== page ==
Britain's most notorious serial killer, Harold Shipman, died today after hanging himself in his cell at Wakefield Prison in West Yorkshire.
He was found at 6.20 a.m and despite the efforts of staff who immediately attempted resuscitation, he was pronounced dead by a doctor at 8.10 a.m., a spokeswoman said.
Family doctor Shipman was convicted in 2000 of murdering 15 of his patients and was sentenced to life in prison. An inquiry later ruled that he had murdered at least 215 of his patients with diamorphine injections.
Shipman hid himself behind a window curtain where he was found hanging, the Prison Officers' Association said.
General secretary Mr Brian Caton said the serial killer was checked in his single cell frequently through the night and was alive and well at 5 a.m. But, at the 6 a.m. check, Mr Caton said: "He'd hung himself from a ligature, thought to be strips of bedding, and had held the curtains around himself so no one could see him."
Mr Caton added: "It would appear that Shipman settled in well at Wakefield. He hadn't been on a suicide watch at all and wasn't on a suicide watch at the time that he took his life.
"He was housed in a normal wing in a normal location, was checked regularly in accordance with the routines at Wakefield," Mr Caton said.
He added: "Whilst it's a loss of a human life, it's a loss of one of the vilest humans in the country."
Shipman's killing spree ran from 1975 to 1998. Of his victims, 171 were female and 44 male; the oldest victim was a 93-year-old woman and the youngest a man of 41.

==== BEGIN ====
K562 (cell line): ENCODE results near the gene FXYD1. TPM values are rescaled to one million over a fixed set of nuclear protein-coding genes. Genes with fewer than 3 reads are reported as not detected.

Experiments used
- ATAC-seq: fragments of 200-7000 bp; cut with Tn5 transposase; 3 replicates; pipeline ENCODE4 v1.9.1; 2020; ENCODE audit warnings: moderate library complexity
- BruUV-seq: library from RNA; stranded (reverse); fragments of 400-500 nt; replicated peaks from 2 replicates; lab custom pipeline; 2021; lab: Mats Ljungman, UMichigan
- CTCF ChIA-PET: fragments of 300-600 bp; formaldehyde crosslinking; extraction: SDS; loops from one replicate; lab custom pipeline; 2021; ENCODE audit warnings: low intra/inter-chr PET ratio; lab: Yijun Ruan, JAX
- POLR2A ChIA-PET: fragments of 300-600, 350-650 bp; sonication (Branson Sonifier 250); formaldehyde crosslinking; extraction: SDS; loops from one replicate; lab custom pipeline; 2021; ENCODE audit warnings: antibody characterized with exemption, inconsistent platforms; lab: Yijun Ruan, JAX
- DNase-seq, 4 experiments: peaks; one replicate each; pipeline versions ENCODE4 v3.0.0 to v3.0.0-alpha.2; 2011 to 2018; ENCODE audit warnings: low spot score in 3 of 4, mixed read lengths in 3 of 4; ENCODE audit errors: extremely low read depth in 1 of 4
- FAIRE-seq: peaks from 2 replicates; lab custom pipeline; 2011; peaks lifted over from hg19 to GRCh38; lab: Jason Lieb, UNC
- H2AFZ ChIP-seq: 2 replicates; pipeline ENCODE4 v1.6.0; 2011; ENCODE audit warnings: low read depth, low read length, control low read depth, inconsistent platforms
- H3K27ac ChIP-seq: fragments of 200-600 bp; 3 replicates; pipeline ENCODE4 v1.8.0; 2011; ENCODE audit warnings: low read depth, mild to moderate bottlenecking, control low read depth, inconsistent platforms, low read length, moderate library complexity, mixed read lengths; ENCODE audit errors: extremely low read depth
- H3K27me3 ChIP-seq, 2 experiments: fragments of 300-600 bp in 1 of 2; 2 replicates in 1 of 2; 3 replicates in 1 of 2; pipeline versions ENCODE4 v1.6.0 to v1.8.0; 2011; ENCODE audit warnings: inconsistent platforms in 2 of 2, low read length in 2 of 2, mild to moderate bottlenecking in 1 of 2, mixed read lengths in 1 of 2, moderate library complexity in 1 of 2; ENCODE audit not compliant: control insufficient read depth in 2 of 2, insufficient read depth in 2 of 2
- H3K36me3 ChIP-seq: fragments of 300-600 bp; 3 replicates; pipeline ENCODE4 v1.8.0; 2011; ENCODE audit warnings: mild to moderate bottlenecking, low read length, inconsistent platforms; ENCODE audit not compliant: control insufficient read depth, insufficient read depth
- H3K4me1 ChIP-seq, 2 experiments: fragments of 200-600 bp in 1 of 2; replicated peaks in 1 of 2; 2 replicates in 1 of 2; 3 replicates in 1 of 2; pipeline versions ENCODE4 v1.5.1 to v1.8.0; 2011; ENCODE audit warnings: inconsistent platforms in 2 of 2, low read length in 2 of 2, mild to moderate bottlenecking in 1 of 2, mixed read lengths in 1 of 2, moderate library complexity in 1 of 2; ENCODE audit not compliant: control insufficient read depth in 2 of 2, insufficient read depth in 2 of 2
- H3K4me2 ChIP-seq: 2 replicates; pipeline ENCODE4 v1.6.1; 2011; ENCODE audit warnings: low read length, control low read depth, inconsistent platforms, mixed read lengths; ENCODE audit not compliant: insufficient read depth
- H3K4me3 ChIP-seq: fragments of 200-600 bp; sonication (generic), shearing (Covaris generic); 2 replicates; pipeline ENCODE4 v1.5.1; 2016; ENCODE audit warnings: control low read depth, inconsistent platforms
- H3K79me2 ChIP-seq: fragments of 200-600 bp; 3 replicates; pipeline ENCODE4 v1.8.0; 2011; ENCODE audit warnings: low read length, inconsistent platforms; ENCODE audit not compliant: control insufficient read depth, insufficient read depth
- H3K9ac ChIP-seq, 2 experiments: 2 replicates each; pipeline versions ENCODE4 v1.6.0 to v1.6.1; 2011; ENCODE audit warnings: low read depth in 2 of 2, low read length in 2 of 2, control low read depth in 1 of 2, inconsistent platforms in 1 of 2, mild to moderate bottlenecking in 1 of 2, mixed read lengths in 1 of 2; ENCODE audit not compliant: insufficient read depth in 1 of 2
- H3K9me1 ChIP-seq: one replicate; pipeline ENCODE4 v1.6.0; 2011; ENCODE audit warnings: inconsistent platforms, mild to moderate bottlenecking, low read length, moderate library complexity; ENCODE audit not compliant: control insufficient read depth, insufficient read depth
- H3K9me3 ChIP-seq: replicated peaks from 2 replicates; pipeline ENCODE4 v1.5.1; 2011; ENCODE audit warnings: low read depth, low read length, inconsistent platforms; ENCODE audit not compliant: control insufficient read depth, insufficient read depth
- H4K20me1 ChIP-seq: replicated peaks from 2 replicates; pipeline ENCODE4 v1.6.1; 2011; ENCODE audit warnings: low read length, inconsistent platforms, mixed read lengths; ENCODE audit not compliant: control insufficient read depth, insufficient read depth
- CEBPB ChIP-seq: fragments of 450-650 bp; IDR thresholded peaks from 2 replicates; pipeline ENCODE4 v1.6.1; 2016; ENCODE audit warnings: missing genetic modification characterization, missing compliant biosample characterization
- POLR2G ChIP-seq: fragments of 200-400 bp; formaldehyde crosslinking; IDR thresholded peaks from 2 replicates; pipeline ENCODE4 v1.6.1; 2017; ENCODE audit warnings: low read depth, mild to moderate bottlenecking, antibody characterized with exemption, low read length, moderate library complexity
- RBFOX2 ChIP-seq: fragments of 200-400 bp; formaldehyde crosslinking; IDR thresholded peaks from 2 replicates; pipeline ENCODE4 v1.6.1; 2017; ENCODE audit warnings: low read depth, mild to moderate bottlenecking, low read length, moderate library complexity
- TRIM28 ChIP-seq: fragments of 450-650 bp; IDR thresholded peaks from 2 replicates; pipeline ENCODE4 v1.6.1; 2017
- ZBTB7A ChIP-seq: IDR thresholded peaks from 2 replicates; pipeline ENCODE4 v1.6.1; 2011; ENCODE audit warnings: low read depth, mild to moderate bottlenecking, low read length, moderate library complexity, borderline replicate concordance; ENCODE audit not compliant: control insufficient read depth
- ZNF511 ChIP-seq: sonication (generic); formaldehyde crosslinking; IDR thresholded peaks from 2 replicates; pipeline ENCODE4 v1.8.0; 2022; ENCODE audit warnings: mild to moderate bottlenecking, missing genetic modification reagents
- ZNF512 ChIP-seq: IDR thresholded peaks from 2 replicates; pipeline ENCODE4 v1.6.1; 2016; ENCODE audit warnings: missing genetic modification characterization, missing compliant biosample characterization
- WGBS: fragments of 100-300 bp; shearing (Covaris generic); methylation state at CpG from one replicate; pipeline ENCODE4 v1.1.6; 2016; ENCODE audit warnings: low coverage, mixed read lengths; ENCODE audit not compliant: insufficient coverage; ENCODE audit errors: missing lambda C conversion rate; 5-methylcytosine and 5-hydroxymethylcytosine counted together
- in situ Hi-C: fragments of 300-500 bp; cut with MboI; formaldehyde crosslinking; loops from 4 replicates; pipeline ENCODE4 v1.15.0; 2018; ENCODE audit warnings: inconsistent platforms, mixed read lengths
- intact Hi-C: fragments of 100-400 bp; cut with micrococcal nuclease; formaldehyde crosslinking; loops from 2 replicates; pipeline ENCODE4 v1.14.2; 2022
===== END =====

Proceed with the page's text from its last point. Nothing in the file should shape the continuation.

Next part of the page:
The inquiry found that Shipman had murdered his victims quietly, coldly and systematically, killing patient after patient in a betrayal of trust "unparalleled in history".
His motives remained a mystery and he had consistently refused to confess to any of the murders.
Prisons minister Mr Paul Goggins announced that a full investigation into the death would be carried out by Prisons and Probation Ombudsman Stephen Shaw. It will begin tomorrow.
His death will end relatives' hopes of ever knowing why the bespectacled monster killed their relatives over a 23-year period in Hyde, Greater Manchester, and Todmorden, West Yorkshire.
Mrs Jayne Gaskill, from Hyde, whose 68-year-old mother Bertha Moss died at the deadly doctor's hands, said: "He has won again. He has taken the easy way out.
"He has controlled us all the way through and he has controlled the last step and I hate him for it."
Mrs Thea Morgan who lost her 90-year-old mother Dorothea Renwick, said: "I want to see the end of him but I think he should have stayed in his cell and rotted."